"They all got up and watched the entire thing because they couldnt wait," she explains. "We were all chatting in the group chat as they were watching it." (Even though Monica didn't have to be awake at that time because she's already seen the series, after hearing her phone go off again and again and again, what else was a proud coach to do?)

Monica welcomed the Cheer film crew like they were part of the team.

It didn't take long for director Greg Whiteley and his crew to fit right in with the close-knit team. "Within a few days, we were so focused on what we were doing that we forgot that they were there. They became like family. They learned our routine; they were, like, our biggest cheerleaders," Monica says. "They got emotional when we did our first show-off. I mean, they cried. They got so invested. It was the neatest experience ever."

Monica watched Cheer four times before it was released.

Monica snagged a sneak peek of the whole series, and she binged it more than once. "I got to see it a few days earlier, a pre-screen of it, so I watched it, I think, four times before they even saw it," she said.

And she cried every. single. time.

"Watching the series, its bringing back the entire year, and its very emotional," she says. "Ive cried every time Ive watched it." (Same, Monica, SAME.)

Monica was "very happy" with the Netflix series.

She didn't just watch the series, she loved every minute of it. "We were very happy with everything. Were super excited about the release of season one and amazed at how many people have watched it and the love and support weve gotten," Monica says. "Im just blown away at the response. I had really no idea this was going to happen."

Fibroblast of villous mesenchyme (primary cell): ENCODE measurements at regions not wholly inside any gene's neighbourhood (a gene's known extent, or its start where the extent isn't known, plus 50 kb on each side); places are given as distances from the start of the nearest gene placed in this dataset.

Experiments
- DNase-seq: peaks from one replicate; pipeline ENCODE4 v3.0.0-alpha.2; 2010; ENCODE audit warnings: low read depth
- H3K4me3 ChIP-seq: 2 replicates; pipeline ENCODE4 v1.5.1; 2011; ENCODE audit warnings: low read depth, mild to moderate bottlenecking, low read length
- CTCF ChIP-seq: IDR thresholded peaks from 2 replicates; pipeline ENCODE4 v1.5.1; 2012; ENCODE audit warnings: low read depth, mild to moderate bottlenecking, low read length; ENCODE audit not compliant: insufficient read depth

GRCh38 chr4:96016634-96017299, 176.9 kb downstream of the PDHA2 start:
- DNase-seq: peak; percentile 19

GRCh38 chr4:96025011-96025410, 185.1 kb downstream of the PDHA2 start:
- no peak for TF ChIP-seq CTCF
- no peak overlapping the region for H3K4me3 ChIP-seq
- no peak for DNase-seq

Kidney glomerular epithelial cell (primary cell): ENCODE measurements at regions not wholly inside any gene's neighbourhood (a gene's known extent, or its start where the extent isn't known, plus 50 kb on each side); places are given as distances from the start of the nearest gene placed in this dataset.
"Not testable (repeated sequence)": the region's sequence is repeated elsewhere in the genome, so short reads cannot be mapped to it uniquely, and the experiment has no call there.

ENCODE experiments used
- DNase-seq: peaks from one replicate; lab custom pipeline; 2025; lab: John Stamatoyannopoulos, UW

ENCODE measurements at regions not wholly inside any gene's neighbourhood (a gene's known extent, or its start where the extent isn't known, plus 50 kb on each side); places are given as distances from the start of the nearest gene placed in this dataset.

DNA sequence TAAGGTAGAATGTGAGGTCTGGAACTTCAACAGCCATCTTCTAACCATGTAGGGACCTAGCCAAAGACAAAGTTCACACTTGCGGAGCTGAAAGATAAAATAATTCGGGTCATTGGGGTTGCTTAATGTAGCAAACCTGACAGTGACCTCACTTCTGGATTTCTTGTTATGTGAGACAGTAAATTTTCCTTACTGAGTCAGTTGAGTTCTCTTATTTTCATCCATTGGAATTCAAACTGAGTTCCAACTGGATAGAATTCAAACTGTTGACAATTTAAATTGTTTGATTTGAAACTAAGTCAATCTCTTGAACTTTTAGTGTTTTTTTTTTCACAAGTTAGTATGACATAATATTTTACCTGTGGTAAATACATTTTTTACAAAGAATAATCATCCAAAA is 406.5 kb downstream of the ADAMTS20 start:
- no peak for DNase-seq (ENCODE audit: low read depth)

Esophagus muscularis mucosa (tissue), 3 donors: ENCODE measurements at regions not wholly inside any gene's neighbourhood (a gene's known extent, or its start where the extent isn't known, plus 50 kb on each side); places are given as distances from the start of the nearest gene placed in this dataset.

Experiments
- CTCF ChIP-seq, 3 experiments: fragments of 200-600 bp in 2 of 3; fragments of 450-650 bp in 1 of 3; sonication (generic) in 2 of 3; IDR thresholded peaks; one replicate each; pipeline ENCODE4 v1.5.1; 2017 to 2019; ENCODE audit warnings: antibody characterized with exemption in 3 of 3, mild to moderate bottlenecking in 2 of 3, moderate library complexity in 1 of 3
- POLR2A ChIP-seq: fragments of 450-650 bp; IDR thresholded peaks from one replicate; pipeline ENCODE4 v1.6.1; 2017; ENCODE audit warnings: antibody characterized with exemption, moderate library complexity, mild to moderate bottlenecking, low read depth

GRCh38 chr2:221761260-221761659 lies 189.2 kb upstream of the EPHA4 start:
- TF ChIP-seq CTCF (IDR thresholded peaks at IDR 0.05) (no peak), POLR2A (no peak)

Oh, and btw, Monica also said she'd love to do Cheer season twoso keep those spirit fingers crossed.

Monica believes her cheerleaders are tough athletes.

Listen up, because this is what she wants all the Cheer fans to know, too. "These are real athletes that put in the work, and theyre tough; theyre really tough," she says. "And on top of that... theyre real people with real problems. I think everybody can relate to something. Seeing that these kidsno matter where they come fromthey can come in and work together for a common goal and overcome the circumstances youre born into."

She also believes in giving second chances.

Monica let Lexi Brumback and Kapena back on the team after they were kicked out. "He had been punished, but I wasnt going to give up on him," she explains. "I still wanted to be in his life and help him, kind of the same thing with Lexi."

According to the coach, Lexi's mother and grandmother reached out to her about letting Lexi try out for the Navarro team again. Monica agreed, anddrum roll, pleaseLexi's officially back on the team.

"Im always open to giving people a second chance," says Monica. "But there has to be some level of discipline, depending on the situation."

That's what makes her the coach.